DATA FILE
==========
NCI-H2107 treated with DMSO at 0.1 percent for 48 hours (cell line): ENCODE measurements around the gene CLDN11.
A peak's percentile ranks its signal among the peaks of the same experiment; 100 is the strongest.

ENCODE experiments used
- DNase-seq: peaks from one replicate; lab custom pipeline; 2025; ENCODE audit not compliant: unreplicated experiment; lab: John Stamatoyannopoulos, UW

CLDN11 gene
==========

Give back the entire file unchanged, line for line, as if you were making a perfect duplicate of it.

NCI-H2107 treated with DMSO at 0.1 percent for 48 hours (cell line): ENCODE measurements around the gene CLDN11.
A peak's percentile ranks its signal among the peaks of the same experiment; 100 is the strongest.

ENCODE experiments used
- DNase-seq: peaks from one replicate; lab custom pipeline; 2025; ENCODE audit not compliant: unreplicated experiment; lab: John Stamatoyannopoulos, UW

CLDN11 gene